World J Oncol
World Journal of Oncology, ISSN 1920-4531 print, 1920-454X online, Open Access
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Case Report

Volume 8, Number 6, December 2017, pages 188-190

Basaloid Squamous Cell Carcinoma of the Lung Associated With Syndrome of Inappropriate Antidiuretic Hormone Secretion

Ashraf Abugrouna, b, Fatima Ahmeda, Toni-Denise Espinaa, Alvaro Altamirano Ufiona

aAdvocate Illinois Masonic Medical Center, 836 W Wellington Ave, Chicago, IL, USA
bCorresponding Author: Ashraf Abugroun, Advocate Illinois Masonic Medical Center, 836 W Wellington Ave, Chicago, IL 60657, USA

Manuscript submitted November 6, 2017, accepted November 16, 2017
Short title: SIADH and BSQCC


Basaloid squamous cell carcinoma (BSQCC) of the lung is a very rare subtype of squamous cell carcinoma (SCC). There have been no reported cases of syndrome of inappropriate anti-diuretic hormone secretion (SIADH) developing concurrently with this tumor. We herein present a case of a 68-year-old female who was diagnosed with lung mass discovered incidentally on preoperative clearance for surgical fixation of right humeral neck fracture. The patient presented to the hospital with nausea, vomiting, diarrhea and fatigue. Sodium level on admission was 115 mmol/L. Further workup confirmed a diagnosis of BSQCC of the lung and SIADH.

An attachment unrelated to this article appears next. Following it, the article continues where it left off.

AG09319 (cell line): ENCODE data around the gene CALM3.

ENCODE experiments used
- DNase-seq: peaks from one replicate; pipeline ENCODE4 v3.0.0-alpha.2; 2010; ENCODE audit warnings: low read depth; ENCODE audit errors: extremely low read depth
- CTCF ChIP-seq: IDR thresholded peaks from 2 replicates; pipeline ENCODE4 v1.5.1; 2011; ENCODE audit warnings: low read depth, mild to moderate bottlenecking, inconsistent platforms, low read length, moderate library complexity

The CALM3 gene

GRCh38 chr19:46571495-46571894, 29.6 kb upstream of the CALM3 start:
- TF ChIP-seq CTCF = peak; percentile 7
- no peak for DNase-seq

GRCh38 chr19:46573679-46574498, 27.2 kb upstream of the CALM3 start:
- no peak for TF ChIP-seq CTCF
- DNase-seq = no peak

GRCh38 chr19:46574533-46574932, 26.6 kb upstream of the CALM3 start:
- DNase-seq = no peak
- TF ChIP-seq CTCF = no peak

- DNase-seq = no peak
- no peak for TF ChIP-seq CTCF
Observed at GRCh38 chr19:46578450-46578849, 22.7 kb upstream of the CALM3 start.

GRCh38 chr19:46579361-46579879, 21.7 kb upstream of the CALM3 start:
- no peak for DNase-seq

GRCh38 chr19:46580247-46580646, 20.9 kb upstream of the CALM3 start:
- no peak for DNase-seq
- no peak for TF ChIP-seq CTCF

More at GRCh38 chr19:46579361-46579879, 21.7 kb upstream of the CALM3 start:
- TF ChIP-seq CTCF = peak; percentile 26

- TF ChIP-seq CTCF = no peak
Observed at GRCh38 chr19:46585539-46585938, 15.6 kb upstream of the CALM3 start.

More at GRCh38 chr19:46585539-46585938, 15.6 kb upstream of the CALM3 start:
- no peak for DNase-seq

Keywords: SIADH; Basaloid squamous cell carcinoma


Syndrome of inappropriate anti-diuretic hormone secretion (SIADH) was first reported by Schwartz et al in 1957 describing two patients with lung cancer who developed hyponatremia with persistent urinary sodium loss [1]. A wide range of malignant tumors has been reported to cause SIADH. Among lung tumors, it is particularly associated with small cell lung cancer (SCLC) and in very few cases, in association with non-small cell lung cancer (NSCLC) [2-5]. Basaloid squamous cell carcinoma (BSQCC) of the lung is a very rare subtype of squamous cell carcinoma (SCC). There have been no reported cases of SIADH developing concurrently with this tumor.

Case Report▴Top